​Samphan simply a figurehead: witness | Phnom Penh Post

Samphan simply a figurehead: witness


Publication date
24 April 2013 | 05:16 ICT

Reporter : Justine Drennan

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In his second day before the Khmer Rouge tribunal, witness Chhouk Rin continued to co-operate in answering lawyers’ questions, despite his refusal to do so the previous morning.  

Rin, a Khmer Rouge military commander from the early 1970s to the 1990s, was brought to court both days from Prey Sar prison, where he is serving life for a 1994 Khmer Rouge train ambush in which 13 were killed and several more taken hostage, including three foreign tourists who were later murdered.

No longer arguing prison had made him too ill to testify, Rin yesterday answered all questions about his experiences in the 1970s, though he frequently chided the lawyers for following lines of inquiry he found repetitive.

Rin also offered strong opinions about the two remaining accused, heaping blame on Nuon Chea, who he identified as a “senior leader”, while maintaining that Khieu Samphan had been a figurehead “leader without any power” who “should be released” by the court.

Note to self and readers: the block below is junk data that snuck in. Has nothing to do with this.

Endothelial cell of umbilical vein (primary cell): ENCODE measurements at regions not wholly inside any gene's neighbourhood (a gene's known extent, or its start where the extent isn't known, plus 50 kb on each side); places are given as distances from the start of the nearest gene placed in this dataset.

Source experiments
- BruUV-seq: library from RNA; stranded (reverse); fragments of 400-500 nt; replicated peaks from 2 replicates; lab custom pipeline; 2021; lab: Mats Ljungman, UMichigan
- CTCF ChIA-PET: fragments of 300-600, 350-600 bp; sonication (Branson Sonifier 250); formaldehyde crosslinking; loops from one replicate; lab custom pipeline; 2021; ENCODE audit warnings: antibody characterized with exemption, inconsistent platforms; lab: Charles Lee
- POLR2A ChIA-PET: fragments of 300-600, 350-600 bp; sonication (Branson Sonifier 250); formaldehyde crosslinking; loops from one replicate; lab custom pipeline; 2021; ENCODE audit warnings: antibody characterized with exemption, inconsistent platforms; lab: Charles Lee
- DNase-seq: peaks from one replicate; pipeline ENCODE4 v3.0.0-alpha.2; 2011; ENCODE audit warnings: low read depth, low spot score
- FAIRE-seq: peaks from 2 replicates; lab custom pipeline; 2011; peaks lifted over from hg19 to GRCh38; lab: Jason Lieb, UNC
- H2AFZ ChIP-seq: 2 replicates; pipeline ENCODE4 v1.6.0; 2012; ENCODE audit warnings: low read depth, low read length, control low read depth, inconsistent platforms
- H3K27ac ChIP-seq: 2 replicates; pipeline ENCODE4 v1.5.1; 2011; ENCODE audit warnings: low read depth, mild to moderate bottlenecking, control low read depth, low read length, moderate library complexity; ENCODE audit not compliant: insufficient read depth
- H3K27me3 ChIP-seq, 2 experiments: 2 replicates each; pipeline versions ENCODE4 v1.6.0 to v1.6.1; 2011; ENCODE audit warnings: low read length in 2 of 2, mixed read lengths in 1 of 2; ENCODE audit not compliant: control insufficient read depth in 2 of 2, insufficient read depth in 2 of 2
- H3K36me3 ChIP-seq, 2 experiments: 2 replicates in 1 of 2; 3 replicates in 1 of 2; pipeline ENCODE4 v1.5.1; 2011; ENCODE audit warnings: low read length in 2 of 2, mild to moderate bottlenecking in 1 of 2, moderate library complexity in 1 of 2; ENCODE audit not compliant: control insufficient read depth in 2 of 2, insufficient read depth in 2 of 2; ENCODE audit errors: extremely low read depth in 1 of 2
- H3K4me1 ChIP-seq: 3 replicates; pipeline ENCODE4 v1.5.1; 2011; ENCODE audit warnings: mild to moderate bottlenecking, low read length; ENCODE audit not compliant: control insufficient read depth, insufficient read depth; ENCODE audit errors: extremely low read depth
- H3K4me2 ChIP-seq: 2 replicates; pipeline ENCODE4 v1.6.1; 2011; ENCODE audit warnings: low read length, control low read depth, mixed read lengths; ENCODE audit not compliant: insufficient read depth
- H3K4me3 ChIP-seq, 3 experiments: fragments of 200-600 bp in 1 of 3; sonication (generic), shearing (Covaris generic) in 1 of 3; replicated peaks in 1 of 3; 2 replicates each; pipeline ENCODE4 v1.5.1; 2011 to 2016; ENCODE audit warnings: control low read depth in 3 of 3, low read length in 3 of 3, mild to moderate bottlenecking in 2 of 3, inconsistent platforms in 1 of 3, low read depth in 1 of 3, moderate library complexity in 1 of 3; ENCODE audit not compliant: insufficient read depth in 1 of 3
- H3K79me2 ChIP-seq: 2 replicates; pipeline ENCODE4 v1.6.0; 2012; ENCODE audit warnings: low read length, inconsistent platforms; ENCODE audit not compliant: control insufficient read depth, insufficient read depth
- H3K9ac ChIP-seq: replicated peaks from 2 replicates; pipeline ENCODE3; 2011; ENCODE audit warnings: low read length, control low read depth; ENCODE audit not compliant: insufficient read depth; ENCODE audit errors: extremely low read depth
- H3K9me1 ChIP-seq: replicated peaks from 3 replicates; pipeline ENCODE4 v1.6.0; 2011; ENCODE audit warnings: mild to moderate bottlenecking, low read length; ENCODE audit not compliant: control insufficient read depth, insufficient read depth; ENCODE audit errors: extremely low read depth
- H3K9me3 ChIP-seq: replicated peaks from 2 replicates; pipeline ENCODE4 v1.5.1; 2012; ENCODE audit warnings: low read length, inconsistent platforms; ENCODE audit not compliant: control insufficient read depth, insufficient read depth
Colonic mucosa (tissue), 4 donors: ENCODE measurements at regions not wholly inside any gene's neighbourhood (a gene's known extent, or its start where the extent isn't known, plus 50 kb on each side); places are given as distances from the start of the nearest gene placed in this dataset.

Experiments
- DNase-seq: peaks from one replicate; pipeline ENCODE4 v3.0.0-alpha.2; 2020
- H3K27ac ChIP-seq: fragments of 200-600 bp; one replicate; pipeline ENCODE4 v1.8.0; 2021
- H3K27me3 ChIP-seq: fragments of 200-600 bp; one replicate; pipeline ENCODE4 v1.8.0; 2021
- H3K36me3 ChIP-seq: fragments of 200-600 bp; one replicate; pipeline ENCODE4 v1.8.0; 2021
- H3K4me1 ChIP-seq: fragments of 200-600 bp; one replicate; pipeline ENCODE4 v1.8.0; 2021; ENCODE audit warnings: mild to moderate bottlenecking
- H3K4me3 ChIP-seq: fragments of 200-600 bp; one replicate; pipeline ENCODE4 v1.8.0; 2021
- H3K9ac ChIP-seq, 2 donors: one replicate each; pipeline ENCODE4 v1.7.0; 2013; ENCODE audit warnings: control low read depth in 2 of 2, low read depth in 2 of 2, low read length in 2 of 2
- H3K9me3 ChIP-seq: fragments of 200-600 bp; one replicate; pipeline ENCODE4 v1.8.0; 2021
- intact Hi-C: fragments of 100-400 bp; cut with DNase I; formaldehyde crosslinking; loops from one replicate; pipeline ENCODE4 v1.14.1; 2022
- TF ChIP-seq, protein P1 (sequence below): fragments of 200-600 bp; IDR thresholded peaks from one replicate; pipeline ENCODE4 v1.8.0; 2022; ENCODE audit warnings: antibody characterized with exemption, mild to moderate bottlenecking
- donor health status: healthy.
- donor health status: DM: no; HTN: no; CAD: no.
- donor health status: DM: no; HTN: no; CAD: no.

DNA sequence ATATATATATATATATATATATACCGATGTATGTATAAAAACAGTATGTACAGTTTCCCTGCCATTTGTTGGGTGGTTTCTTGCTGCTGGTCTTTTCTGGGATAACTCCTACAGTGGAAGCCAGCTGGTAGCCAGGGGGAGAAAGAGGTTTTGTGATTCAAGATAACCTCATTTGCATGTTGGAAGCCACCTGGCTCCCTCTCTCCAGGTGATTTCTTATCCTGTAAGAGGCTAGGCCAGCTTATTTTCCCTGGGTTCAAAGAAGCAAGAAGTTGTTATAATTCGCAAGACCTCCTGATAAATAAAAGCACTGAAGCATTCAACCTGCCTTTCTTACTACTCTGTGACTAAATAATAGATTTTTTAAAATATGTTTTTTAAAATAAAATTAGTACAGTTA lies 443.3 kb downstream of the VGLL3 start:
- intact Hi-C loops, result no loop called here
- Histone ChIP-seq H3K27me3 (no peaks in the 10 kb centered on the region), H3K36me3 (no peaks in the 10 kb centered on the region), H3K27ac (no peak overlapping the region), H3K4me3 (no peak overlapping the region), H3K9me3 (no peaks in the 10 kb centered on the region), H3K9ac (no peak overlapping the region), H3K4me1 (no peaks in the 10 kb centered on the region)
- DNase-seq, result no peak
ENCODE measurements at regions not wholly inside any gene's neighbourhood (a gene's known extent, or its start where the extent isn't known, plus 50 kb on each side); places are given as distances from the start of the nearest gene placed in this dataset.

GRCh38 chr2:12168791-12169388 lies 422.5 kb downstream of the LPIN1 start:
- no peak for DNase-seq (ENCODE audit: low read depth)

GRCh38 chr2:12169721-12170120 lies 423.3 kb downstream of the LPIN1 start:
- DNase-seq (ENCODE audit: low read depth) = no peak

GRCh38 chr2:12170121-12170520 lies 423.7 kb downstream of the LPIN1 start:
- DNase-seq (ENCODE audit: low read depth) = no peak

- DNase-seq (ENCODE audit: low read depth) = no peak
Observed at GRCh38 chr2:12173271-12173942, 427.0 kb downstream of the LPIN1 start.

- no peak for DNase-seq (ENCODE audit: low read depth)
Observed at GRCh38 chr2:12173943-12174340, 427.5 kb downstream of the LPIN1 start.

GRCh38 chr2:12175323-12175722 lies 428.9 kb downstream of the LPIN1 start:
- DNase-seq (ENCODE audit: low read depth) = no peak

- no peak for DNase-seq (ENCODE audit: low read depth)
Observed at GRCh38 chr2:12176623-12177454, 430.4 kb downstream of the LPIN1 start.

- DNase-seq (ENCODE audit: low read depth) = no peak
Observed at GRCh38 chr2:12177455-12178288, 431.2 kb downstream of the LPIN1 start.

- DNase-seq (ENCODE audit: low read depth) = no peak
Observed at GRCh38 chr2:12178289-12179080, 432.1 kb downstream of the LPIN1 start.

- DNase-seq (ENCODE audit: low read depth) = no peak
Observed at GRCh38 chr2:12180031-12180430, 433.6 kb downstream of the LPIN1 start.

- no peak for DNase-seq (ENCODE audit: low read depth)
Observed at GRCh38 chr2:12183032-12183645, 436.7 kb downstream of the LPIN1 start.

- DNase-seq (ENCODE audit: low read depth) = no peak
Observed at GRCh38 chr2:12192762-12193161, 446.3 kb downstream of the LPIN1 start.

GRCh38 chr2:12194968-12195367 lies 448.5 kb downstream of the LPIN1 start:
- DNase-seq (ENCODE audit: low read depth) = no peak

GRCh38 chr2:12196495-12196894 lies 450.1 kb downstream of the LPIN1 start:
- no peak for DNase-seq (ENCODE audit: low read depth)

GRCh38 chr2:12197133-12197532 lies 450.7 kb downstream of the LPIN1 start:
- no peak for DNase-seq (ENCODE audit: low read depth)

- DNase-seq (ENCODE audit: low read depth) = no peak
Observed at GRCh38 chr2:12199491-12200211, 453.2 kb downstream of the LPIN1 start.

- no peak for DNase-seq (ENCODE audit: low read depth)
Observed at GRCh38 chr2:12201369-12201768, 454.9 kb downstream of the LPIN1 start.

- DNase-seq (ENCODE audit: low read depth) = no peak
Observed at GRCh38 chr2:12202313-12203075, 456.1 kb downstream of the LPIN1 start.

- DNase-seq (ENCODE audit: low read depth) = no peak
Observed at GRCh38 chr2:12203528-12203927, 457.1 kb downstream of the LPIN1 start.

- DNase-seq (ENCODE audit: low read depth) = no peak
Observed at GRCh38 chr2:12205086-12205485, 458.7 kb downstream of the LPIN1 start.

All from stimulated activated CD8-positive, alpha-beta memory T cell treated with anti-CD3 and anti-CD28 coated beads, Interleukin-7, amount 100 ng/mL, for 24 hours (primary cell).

When asked about his knowledge of Samphan before 1975, Rin recalled: “We knew he was a very good person. He was a clean and not a corrupt individual. And we treated him as a role model for every Cambodian person.”

“I [would have] really liked him to be our senior leader, but we never heard he had any power to order the military,” he added, noting that he had never met Samphan and was reporting hearsay.

Although he had only seen Nuon Chea once, at a distance, Rin said he was sure Nuon Chea’s presentation on “mistakes” among party members on that occasion – a “study session” in Phnom Penh attended by 500 to 600 soldiers – had been the cause of subsequent arrests and disappearances when Rin’s group returned to Kampot province.  

Alluding to Rin’s earlier statement that all party members were told they bore responsibility for the party, Nuon Chea counsel Son Arun asked the witness whether he would consider himself responsible for the Khmer Rouge’s actions.

“You can’t shift the responsibility to the lower cadres because all had fallen victim to the policy of the party already,” Rin replied.

When Arun followed up with a similar question, however, Rin added: “I indeed am responsible for a small unit.”

At this point the court sustained an objection from the prosecution that Arun’s questions might cause Rin to incriminate himself.

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